His Disney roles included Mr. Busy the Beaver in Lady and the Tramp, the Egyptian God Ra in the Hercules: The Animated Series episode "Hercules and the Romans", and the narrator for An All New Adventure of Disney's Sport Goofy, Down and Out with Donald Duck (for which he also served as a writer for the TV special) and The Wuzzles. His rendition of the song "Money" appeared in episode 106 of The Muppet Show as performed by Dr. Teeth.
Freberg was born Stanley Friberg in Pasadena, California, the son of Evelyn Dorothy (née Conner), a housewife, and Victor Richard Friberg (later Freberg), a Baptist minister. Freberg was a Christian and of Swedish and Irish descent.
Freberg's work reflects both his gentle sensitivity (despite his liberal use of biting satire and parody) and his refusal to accept alcohol and tobacco manufacturers as sponsors—an impediment to his radio career when he took over for Jack Benny on CBS radio. As Freberg explained to Rusty Pipes:
|“||After I replaced Jack Benny in 1957, they were unable to sell me with spot announcements in the show. That would mean that every three minutes I'd have to drop a commercial in. So I said, "Forget it. I want to be sponsored by one person", like Benny was, by American Tobacco or State Farm Insurance, except that I wouldn't let them sell me to American Tobacco. I refused to let them sell me to any cigarette company.||”|
Stan Freberg's first wife, Donna, died in 2000. He fathered two children from that marriage, Donna Jean and Donavan. He married Betty Hunter in 2001, and she adopted the personal and family names Hunter Freberg.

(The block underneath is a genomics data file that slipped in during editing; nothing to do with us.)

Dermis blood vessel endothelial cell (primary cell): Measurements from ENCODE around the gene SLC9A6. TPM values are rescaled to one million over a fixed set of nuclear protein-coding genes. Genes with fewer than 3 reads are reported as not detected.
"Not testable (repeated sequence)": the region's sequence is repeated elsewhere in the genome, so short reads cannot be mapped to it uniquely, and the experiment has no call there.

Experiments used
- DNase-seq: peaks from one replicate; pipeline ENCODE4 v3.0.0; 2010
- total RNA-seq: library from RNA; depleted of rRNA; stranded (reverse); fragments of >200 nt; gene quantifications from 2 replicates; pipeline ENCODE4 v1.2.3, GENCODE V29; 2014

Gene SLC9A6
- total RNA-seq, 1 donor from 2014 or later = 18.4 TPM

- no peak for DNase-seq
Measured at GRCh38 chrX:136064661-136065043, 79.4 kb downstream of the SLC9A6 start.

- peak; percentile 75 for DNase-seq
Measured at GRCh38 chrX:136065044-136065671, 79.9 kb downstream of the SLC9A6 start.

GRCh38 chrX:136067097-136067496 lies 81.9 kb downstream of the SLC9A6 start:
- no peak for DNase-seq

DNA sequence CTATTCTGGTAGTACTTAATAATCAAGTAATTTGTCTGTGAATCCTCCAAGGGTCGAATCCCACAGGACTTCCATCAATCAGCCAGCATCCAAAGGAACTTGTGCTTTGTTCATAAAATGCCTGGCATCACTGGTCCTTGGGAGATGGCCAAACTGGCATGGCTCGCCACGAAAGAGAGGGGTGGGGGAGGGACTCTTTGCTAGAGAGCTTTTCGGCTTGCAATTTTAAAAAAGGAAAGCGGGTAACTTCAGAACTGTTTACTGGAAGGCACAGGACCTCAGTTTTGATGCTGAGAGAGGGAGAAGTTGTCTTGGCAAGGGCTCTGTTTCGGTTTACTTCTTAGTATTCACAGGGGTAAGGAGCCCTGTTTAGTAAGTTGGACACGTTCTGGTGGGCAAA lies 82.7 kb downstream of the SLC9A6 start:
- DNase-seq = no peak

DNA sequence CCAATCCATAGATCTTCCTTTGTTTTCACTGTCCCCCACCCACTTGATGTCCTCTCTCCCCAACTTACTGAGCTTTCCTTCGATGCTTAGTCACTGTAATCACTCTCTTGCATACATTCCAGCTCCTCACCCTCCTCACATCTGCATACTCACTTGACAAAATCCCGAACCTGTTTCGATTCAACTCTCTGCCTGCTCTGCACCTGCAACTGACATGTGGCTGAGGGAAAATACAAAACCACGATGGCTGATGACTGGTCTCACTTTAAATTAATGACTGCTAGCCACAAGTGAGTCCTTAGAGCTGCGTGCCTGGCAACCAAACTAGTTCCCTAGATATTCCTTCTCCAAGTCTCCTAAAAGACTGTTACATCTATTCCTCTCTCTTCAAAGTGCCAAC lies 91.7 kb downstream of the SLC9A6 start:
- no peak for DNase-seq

Freberg was cast to sing the part of the Jabberwock in the song "Beware the Jabberwock" for Disney's Alice in Wonderland, with the Rhythmaires and Daws Butler. Written by Don Raye and Gene de Paul, the song was a musical rendering of the poem "Jabberwocky" from Lewis Carroll's Through the Looking Glass. The song was not included in the final film, but a demo recording was included in the 2004 and 2010 DVD releases of the movie.
Freberg made his movie debut as an on-screen actor in the comedy Callaway Went Thataway (1951), a satirical spoof on the marketing of Western stars (apparently inspired by the TV success of Hopalong Cassidy). Freberg costarred with Mala Powers in Geraldine (1953) as sobbing singer Billy Weber, enabling him to reprise his satire on vocalist Johnnie Ray (see below). In 1963's mega-comedy It's a Mad, Mad, Mad, Mad World, Freberg appeared in a non-speaking part as the Deputy Sheriff and also voiced as a dispatcher.
Contrary to popular belief George Lucas called upon Freberg, not Mel Blanc, to audition for the voice of the character C-3PO for the 1977 film, Star Wars. After he and many others auditioned for the part, Freberg suggested that Lucas would use mime actor Anthony Daniels' own voice.
- In 1961's The Parent Trap, the characters during the animated opening title sequence refer to each other as "John" and "Marsha".